to grant it equal status as a set theory?
Well, there is the question of the metaphysical nature of sets and
membership. Obviously there is a reason to prefer foundation if one thinks
of sets as presupposing, or as quasi-causally generated by, their members.
This metaphysics, however, was not without its problems in the first place!
Sets were sui generis objects, and membership a sui generis relation: the
sort of thing that immediately awakens sceptical worries. Sets are, one
wants to say, abstract entities, but what does this mean? (Lewis, op.
cit., complains that there is no clear account of this notion.) My
generation of philosophers learned about the ontological issues of set
theory in part from Quine's "Logic and the Reification of Universals," but
sets are quite unlike the familiar kinds of universals considered in
philosophical tradition: they are not properties, they are not relations.
Since it seems essential to a set that it have the particular members it
has, sets seem tied to other objects-- to concrete objects, if they have
urelements as members! -- in a way that universals shouldn't be. Etc etc
etc.
So, is there an alternative metaphysics of sets? I find it
tempting to think of them as universals, but this needs a shift in
perspective: the members cease to be what generates a set. Properties are
universals, what is a set a property of? ... As a mathematician
acquaintance of mine once said, "sets are trees." The straightforward and
na=EFve construal of the slogan "mathematics is about structures" would be
that there is a special category of universals, the structures, or
isomorphism types, and that mathematics is the doctrine of such items.
Now, every set in the in the well-founded hierarchy can be seen as
"standing for" a certain structure, that displayed by the items in its
transitive closure (it is technically neater to say "in the transitive
closure of its unit set") under the membership relation. Keeping to pure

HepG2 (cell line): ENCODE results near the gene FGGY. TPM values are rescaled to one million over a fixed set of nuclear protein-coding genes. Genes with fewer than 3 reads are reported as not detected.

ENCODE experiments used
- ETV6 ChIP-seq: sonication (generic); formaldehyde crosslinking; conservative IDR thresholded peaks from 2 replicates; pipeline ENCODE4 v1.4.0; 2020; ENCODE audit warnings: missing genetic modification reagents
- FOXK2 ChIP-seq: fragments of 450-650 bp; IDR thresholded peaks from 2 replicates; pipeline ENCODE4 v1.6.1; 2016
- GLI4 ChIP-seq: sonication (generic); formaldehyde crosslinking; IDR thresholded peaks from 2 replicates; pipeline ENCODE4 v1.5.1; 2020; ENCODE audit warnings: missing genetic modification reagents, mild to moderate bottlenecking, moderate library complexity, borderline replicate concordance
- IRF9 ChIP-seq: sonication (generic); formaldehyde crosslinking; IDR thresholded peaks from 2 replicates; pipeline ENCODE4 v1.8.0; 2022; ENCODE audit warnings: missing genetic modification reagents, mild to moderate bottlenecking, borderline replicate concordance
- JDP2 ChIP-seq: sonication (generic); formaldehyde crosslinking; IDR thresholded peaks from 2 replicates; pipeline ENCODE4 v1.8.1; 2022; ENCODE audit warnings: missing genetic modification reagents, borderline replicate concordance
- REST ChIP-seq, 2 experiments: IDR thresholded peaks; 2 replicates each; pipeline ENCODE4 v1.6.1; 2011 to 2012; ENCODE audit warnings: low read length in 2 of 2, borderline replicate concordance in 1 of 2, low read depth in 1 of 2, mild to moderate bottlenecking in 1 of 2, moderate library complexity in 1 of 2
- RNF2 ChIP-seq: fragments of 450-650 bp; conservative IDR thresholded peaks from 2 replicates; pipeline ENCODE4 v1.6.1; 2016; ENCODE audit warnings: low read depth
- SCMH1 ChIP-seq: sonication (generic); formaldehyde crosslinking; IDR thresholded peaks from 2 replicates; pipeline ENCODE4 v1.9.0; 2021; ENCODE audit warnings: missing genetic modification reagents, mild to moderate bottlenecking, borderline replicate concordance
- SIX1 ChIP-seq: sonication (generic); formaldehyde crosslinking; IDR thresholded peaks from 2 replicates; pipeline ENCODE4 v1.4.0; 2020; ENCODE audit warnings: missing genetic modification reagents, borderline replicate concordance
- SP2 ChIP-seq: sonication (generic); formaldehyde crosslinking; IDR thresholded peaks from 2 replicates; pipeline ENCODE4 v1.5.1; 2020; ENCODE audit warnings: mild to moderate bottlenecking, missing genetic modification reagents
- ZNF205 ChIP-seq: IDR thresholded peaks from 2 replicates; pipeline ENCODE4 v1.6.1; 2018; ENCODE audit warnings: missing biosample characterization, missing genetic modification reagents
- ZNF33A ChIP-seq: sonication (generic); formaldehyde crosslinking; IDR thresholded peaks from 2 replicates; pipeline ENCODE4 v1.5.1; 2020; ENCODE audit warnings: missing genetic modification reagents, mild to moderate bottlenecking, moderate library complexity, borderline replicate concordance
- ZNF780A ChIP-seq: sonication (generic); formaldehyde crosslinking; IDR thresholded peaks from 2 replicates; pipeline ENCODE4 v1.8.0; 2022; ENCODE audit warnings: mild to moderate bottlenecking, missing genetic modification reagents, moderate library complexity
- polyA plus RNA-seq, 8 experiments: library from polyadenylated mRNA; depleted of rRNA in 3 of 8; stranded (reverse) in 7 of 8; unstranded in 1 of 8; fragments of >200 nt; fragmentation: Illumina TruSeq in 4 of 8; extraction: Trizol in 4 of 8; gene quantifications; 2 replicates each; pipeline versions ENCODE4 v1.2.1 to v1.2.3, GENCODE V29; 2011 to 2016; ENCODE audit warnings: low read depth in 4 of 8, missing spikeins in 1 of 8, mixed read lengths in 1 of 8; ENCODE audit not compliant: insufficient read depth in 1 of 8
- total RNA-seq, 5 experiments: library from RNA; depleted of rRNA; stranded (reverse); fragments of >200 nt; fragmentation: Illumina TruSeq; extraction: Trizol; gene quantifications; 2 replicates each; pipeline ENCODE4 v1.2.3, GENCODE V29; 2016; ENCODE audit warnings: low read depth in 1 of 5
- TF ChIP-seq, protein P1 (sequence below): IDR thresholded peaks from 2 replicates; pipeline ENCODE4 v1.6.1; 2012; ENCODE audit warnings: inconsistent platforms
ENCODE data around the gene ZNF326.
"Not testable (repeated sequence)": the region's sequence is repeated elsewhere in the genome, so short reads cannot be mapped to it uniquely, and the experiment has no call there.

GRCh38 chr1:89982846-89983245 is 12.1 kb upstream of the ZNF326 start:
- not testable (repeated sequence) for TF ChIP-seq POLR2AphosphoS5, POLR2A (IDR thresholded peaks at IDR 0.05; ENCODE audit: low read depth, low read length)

sets for simplicity and ignoring the fact that an object can be reached by
several distinct downward membership paths from a given set (e.g.: every
maximal path terminates at the null set), we can say this structure is that
of a well-founded tree. Distinct sets have non-isomorphic tree structures.
Restrict trees a bit to extensional trees (those in which no node has
distinct children which are roots of isomorphic subtrees), and we can even
say the correspondence is bijective: not only does every set stand for a
distinct well-founded extensional tree, but every well-founded extensional
tree is represented by some set. So, ontologically, set theory is about a
particularly convenient fragment of the universe of universals!
But if this is the correct metaphysical interpretation of set
theory, there is no reason to restrict one's attention to well-founded
sets. Well-foundedness is just an ad hoc restriction: relax it and we get
a class of structures represented by the sets in an "anti-founded" set
theoretic hierarchy (not actually Aczel's, but that defined by Scott's
alternative anti-foundation axiom)!
And some such metaphysical reinterpretation seems to be under way.
Around 1990, it seems to me, the tide of opinion perhaps turned: the high
water of the metaphysicalizing construal of the iterative conception began
to recede. George Boolos's "Iteration Again" ("Philosophical Topics" 17
(1989); repr. in Logic, Logic, and Logic) pointed out that the idea of
"limitation of size" motivated many of the ZF axioms, including
replacement, which his earlier article held separate from the iterative
conception. The primacy of size, as opposed to generation, in set theory
comes out in Lewis's "Parts of Classes" as well-- not in the official dogma
of the main text, but in the discussion of "structuralist" construals of
set theory in the Appendix. This is even more apparent in Lewis's slightly
later "Philosophia Mathematica" article (reprinted in his "Essays on
Philosophical Logic"), "Mathematics is Megethology."
My conclusion, then, is that the choice between ZFC with the axiom
of foundation and ZFC with some such alternative as Aczel's is not a matter
of metaphysical correctness, but a pragmatic one: the set theory to choose
is the one most convenient for the task at hand.
Which, of course, leaves it open that C.A. Anderson's task is one
for which well-founded set theory is best. Perhaps it gives the neatest
theory of possible languages, perhaps non-well-founded sets, in this
application, are a needless complication.
Allen Hazen
Lecturer in Philosophy
University of Melbourne